BROOKLYN, NY—Synthpop trio Noir made a late night appearance at the Brooklyn dive bar Don Pedro’s the last Saturday of September. Don Pedro’s is a suitable venue: long and narrow, with a bar in the entry area and a performance space occupying the back half, featuring a small, raised stage. Bare brick walls, one un-lockable toilet and another “out-of-order,” give it just the kind of broken-utilitarian atmosphere that suits the punk/goth rock experience. Before, during and after the live music performance, a movie screen served as the backdrop to the stage. A continuous video loop was projected on the back wall of the stage and ran a grainy, black-&-white, silent flick from 1922 showing medieval peasants and sexually depraved monks engaged in witch-hunting, accompanied by subtitles in English and Danish. All the stuff that sets the proper mood.
Such was the milieu for Noir, fronted by vocalist Athan Maroulis, formerly of Spahn Ranch and Black Tape For A Blue Girl. He was accompanied by two keyboardists/back-up vocalists, Demetra Songs and Kai Irina Hahn, the latter a noted singer, songwriter and performance artist in her own right, whose project, The Sedona Effect, has taken the NYC underground scene by storm of late.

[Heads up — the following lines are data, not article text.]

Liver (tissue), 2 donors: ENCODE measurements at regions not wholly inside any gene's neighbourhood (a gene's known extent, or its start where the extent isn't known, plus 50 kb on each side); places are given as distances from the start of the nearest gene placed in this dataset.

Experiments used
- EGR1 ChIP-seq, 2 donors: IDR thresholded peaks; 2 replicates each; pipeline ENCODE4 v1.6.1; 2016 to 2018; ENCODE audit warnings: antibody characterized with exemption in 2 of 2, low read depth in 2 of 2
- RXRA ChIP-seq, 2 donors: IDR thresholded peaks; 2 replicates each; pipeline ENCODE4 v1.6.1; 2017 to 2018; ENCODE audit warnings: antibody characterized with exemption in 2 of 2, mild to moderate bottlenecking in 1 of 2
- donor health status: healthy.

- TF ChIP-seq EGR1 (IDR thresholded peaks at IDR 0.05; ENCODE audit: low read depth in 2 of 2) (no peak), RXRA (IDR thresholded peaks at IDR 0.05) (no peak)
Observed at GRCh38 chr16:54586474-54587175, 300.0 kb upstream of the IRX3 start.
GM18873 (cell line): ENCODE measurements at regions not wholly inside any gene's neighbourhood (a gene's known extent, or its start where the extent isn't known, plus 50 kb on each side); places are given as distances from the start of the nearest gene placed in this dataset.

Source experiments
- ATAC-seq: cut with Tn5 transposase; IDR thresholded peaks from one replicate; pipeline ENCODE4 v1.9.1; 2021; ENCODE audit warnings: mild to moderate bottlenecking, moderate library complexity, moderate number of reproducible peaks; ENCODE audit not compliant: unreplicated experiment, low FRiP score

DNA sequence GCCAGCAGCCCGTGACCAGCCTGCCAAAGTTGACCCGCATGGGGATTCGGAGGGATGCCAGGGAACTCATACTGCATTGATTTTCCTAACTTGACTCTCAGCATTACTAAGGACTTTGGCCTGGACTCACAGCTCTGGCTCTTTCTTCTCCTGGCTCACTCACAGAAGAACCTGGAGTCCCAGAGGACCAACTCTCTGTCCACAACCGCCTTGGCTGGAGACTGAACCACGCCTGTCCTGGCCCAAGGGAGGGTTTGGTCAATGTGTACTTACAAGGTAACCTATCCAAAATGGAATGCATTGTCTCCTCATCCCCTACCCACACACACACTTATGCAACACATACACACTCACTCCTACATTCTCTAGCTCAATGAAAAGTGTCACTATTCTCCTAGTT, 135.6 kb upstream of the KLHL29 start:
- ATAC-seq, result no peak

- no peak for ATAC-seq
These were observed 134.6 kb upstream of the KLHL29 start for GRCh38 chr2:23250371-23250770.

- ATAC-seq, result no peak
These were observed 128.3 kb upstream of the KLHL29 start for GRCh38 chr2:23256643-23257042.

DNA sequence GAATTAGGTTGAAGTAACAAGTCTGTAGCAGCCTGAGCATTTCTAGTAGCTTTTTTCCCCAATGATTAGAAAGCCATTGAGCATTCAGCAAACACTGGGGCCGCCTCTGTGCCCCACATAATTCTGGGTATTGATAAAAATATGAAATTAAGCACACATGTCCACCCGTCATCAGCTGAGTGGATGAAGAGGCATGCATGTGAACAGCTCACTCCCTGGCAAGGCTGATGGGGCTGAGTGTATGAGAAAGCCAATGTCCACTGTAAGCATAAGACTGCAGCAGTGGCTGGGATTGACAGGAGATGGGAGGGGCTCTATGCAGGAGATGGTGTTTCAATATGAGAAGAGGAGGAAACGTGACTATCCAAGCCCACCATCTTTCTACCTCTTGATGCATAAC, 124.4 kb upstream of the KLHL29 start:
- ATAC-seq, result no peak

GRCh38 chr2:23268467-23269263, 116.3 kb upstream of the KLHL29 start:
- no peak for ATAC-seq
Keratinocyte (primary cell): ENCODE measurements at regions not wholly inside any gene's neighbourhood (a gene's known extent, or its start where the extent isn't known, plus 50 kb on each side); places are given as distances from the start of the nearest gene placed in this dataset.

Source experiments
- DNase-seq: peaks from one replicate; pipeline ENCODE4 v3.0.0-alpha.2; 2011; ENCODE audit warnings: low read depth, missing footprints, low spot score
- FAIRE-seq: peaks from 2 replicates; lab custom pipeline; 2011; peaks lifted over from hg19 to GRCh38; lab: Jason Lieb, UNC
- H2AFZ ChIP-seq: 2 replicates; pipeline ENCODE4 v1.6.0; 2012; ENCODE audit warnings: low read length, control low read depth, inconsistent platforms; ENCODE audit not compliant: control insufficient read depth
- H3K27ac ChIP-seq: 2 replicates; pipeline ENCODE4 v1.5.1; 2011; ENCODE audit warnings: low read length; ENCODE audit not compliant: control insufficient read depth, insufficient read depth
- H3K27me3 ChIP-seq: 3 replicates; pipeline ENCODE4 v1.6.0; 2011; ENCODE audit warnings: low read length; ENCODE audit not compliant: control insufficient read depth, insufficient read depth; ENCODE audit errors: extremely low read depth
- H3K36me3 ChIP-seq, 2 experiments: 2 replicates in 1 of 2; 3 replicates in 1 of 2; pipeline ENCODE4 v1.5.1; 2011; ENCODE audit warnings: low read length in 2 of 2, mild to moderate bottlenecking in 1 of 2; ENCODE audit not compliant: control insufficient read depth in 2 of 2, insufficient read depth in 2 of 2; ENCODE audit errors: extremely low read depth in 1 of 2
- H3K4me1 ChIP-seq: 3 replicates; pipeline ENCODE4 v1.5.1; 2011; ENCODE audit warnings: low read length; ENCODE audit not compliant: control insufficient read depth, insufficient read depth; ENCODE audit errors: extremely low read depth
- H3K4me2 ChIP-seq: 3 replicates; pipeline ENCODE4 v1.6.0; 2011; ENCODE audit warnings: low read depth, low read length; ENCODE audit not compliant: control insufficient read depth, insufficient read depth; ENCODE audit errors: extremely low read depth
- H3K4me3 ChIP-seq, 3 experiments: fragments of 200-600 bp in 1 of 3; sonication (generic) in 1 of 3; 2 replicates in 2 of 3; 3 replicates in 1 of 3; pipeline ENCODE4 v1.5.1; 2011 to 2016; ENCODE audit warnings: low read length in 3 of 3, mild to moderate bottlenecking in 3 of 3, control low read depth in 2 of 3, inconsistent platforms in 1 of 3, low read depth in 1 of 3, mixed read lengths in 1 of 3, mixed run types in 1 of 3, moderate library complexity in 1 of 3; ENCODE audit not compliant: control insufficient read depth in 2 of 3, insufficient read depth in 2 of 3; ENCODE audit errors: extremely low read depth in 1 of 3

Noir’s set consisted of nine songs, six of which were drawn from Noir’s 2013 album, Darkly Near. The opening number, “The Bells,” captures Noir’s style of catchy hooks and undulating melodies, sung over driving electronic rhythms. The next song, “My Dear,” delved into even more serpentine, atonal progressions, rendered—like the entire set—hypnotic by the galloping, cadenced rhythms provided by the two synthesizers. The third piece provided an opportunity to introduce a decidedly industrial mood with the resurrection of the Spahn Ranch anthem “Breath And Taxes.” The crowd of 30 to 50 spectators responded with pleasure and recognition to this bit of musical nastiness.
The next several pieces, “Time Phase,” “A Forest” and “When The Rains Came,” were drawn from Darkly Near, and each again highlighted Maroulis’ unusual and undulant, sometimes discordantly melodious vocals. Before closing, there was a return to Spahn Ranch’s industrial-strength repertoire with “Vortex” and the concluding number, “Heretic’s Fork.”
The combination of originality in composition, vocal expertise and mastery of electronic musicianship held the crowd in thrall, and made it well worth it for us to have traveled out into the land of scarce parking spaces, the Brooklyn demimonde, for this highly enjoyable late night entertainment.